The government will launch “Brexit Freedoms” bills to amend outdated EU law

The government plans to introduce a bill on “Brexit freedoms” to make it easier to change outdated EU legislation, as part of an effort it claims will “cut £ 1bn in bureaucracy” for UK companies.

The bill will affect the handling of preserved EU law – Brussels-made rules, which were preserved in the UK Code of Legal Continuity after the Brexit transition period ended in 2020.

The government has previously made it clear that in the long run it intends to amend, replace or repeal all the retained law which it considers “not really for the UK”.

But Downing Street said that under current rules, changing or scrapping rules in the pipeline of outdated legislation would take “several years” due to a lengthy process of change.

It said primary legislation is needed for many changes, even if they are “minor and technical”.

Prime Minister Boris Johnson (Carl Recine / PA)

(PA line)

Downing Street said the new bill would “ensure that changes can be made more easily” so Britain can “capitalize on Brexit freedom faster”.

It did not specify exactly what provisions the bill would include to speed up reforms, or how it calculated that companies would save £ 1 billion by cutting bureaucracy.

Officials are reviewing all the laws in force “to determine if they are in the UK’s favor,” Downing Street said.

The Prime Minister said earlier that his administration wanted to “cut back on EU bureaucracy” and restore “common sense in our rulebooks” by 2022.

Suella Braverman, the Attorney General, said the new bill meant Britain could move away from outdated laws that were the result of “unsatisfactory compromises within the EU”.

Attorney General Suella Braverman (Aaron Chown / PA)

(PA line)

“These rules often had limited meaningful parliamentary control and no democratic legitimacy at all in Britain,” she said.

“It is vital that we take the necessary steps in this House to completely eliminate unnecessary rules and, where there is a need for regulation, ensure that it meets the objectives of the United Kingdom.”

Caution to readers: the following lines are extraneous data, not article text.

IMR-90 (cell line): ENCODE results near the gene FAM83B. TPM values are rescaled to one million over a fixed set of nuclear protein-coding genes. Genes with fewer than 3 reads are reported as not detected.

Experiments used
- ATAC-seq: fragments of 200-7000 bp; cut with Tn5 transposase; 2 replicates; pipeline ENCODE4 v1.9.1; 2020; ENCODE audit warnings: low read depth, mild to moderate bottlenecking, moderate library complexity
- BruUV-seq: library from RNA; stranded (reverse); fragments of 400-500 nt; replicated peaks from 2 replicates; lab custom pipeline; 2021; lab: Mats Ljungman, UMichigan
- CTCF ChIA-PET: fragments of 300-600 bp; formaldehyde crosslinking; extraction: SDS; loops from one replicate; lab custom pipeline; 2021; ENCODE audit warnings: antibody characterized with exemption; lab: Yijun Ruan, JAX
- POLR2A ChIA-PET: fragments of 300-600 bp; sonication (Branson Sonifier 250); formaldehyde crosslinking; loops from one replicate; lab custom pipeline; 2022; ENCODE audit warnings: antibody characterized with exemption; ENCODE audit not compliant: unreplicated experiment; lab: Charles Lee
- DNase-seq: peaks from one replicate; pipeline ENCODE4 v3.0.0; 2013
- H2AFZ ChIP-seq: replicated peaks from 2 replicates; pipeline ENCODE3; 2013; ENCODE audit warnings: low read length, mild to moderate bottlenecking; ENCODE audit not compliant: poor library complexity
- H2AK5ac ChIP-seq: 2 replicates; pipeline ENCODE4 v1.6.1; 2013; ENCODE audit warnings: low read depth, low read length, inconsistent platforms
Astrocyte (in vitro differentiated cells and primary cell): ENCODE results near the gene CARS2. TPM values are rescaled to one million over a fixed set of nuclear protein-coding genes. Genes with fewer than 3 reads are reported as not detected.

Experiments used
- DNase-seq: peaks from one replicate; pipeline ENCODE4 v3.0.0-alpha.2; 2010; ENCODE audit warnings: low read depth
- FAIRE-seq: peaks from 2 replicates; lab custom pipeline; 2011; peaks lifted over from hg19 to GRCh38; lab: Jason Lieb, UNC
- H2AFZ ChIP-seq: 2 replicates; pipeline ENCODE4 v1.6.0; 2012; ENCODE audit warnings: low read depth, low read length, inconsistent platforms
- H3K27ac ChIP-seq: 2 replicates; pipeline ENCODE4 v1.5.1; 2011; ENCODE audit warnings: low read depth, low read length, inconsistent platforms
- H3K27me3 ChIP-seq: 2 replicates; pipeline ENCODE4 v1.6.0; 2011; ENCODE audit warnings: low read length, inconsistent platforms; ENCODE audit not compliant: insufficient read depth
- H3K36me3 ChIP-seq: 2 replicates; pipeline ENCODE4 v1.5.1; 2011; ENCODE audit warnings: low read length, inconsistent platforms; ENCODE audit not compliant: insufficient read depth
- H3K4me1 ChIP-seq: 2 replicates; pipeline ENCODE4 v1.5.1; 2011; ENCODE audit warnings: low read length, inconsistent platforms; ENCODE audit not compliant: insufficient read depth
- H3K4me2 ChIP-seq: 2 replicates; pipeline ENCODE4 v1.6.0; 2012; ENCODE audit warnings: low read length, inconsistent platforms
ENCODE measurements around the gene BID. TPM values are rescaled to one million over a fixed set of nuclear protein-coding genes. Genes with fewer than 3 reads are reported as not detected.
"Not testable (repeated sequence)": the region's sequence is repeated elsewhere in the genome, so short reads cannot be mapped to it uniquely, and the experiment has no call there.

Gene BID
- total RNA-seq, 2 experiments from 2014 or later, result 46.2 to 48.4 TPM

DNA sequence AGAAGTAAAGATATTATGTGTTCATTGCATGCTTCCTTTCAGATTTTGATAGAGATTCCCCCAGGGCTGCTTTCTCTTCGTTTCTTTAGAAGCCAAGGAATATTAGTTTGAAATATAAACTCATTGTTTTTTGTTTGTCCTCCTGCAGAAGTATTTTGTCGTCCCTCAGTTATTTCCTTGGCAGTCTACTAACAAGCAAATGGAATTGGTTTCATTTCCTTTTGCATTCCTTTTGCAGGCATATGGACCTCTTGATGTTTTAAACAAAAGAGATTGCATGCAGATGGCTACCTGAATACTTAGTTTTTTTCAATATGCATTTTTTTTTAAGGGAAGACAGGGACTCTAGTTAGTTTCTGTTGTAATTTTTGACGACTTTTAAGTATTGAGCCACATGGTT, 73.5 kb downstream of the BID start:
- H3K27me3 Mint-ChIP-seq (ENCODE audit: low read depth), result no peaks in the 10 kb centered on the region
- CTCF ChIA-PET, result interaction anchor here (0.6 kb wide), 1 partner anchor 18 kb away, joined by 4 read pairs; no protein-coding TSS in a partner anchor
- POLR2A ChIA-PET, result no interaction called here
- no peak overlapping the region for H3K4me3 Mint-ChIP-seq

The bill is also expected to end the special status of EU law in the UK legal framework.

“Despite our exit from the bloc, EU laws made before January 1, 2020, continue to take precedence over our domestic framework,” Downing Street said.

“This is simply not compatible with our status as a sovereign, independent country, and the government will bring it to an end as soon as possible.”



The plans we have presented today will further unlock the benefits of Brexit and ensure that companies can spend more of their money on investing, innovating and creating jobs.

Boris Johnson, Prime Minister

Boris Johnson said: “Getting Brexit two years ago today was a truly historic moment and the start of an exciting new chapter for our country.

“We have made great strides since then to exploit our newfound freedoms and restore Britain’s status as a sovereign, independent country that can determine its own future.

“The plans we have drawn up today will further unlock the benefits of Brexit and ensure that companies can spend more of their money on investing, innovating and creating jobs.

“Our new Brexit Freedoms Bill will end the special status of EU law in our legal framework and ensure that we can more easily amend or remove obsolete EU laws in the future.”

Cabinet Secretary Steve Barclay said leaving the EU had “given us the opportunity to establish our own rules for how we live and manage our lives in the UK”.

“The Brexit Freedoms Bill will continue to facilitate the removal of cumbersome EU laws, which were originally retained to facilitate our transition but which do not meet the future needs of the UK,” he added.

Meanwhile, the government has released a new policy document outlining how it intends to use Brexit to “transform Britain into the best regulated economy in the world”.

Labor shadow lawyer Emily Thornberry (Jacob King / PA)

(PA archive)

Emily Thornberry, Labor’s shadow lawyer, said: “Despite all this talk from the government about the potential legislative freedom we have outside the EU, they still refuse to make a concrete change that the Labor Party has demanded in this area for several months. , which is the removal of VAT on people’s energy bills.

“The British public overwhelmingly supports Labor’s proposed change and it’s time for the government to start listening.”

Scottish Culture Minister Angus Robertson criticized the idea, which he said was conceived with “little discussion, consultation with, or actually respect for, the Scottish Parliament and Government”.

He added: “This makes a mockery of the British Government’s recent commitment to reset relations with decentralized governments.

“Within days of the British government promising more respectful ways of working, we were informed of what is clearly a hasty exercise over the weekend with nothing but a vague verbal briefing.

“If these proposals involve amending the law in decentralized policy areas, then pushing further without the consent of the Scottish Parliament would once again demonstrate the British Government’s intention to undermine decentralization.”

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